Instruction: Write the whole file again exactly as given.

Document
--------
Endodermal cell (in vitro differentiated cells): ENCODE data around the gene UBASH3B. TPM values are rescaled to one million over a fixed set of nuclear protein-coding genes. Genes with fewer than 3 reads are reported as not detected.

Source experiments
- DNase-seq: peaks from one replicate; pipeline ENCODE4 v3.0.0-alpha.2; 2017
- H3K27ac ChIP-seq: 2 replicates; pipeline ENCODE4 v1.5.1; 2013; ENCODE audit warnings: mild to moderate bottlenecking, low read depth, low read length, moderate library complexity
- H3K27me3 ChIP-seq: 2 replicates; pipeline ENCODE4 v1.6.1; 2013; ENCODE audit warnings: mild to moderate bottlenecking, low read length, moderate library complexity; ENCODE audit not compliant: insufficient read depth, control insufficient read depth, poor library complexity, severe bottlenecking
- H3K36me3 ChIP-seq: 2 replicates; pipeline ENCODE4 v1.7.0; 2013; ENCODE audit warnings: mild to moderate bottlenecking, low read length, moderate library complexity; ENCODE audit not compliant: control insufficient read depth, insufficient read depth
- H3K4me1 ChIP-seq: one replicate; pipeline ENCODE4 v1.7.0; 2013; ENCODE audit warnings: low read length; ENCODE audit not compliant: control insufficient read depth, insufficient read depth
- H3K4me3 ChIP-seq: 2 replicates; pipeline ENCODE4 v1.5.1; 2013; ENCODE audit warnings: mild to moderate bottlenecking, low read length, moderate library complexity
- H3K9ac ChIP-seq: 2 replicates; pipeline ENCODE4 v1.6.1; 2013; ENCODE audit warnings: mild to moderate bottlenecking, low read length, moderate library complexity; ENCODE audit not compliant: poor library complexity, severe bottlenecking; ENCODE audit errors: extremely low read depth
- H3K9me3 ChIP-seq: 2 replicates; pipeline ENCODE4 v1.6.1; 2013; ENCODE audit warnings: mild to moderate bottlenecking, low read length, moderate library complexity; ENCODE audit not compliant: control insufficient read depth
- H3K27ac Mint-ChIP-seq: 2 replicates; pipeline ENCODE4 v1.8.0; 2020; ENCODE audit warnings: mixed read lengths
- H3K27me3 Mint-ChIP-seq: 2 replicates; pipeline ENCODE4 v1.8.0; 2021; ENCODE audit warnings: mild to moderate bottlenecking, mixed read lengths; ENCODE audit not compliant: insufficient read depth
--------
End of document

Endodermal cell (in vitro differentiated cells): ENCODE data around the gene UBASH3B. TPM values are rescaled to one million over a fixed set of nuclear protein-coding genes. Genes with fewer than 3 reads are reported as not detected.

Source experiments
- DNase-seq: peaks from one replicate; pipeline ENCODE4 v3.0.0-alpha.2; 2017
- H3K27ac ChIP-seq: 2 replicates; pipeline ENCODE4 v1.5.1; 2013; ENCODE audit warnings: mild to moderate bottlenecking, low read depth, low read length, moderate library complexity
- H3K27me3 ChIP-seq: 2 replicates; pipeline ENCODE4 v1.6.1; 2013; ENCODE audit warnings: mild to moderate bottlenecking, low read length, moderate library complexity; ENCODE audit not compliant: insufficient read depth, control insufficient read depth, poor library complexity, severe bottlenecking
- H3K36me3 ChIP-seq: 2 replicates; pipeline ENCODE4 v1.7.0; 2013; ENCODE audit warnings: mild to moderate bottlenecking, low read length, moderate library complexity; ENCODE audit not compliant: control insufficient read depth, insufficient read depth
- H3K4me1 ChIP-seq: one replicate; pipeline ENCODE4 v1.7.0; 2013; ENCODE audit warnings: low read length; ENCODE audit not compliant: control insufficient read depth, insufficient read depth
- H3K4me3 ChIP-seq: 2 replicates; pipeline ENCODE4 v1.5.1; 2013; ENCODE audit warnings: mild to moderate bottlenecking, low read length, moderate library complexity
- H3K9ac ChIP-seq: 2 replicates; pipeline ENCODE4 v1.6.1; 2013; ENCODE audit warnings: mild to moderate bottlenecking, low read length, moderate library complexity; ENCODE audit not compliant: poor library complexity, severe bottlenecking; ENCODE audit errors: extremely low read depth
- H3K9me3 ChIP-seq: 2 replicates; pipeline ENCODE4 v1.6.1; 2013; ENCODE audit warnings: mild to moderate bottlenecking, low read length, moderate library complexity; ENCODE audit not compliant: control insufficient read depth
- H3K27ac Mint-ChIP-seq: 2 replicates; pipeline ENCODE4 v1.8.0; 2020; ENCODE audit warnings: mixed read lengths
- H3K27me3 Mint-ChIP-seq: 2 replicates; pipeline ENCODE4 v1.8.0; 2021; ENCODE audit warnings: mild to moderate bottlenecking, mixed read lengths; ENCODE audit not compliant: insufficient read depth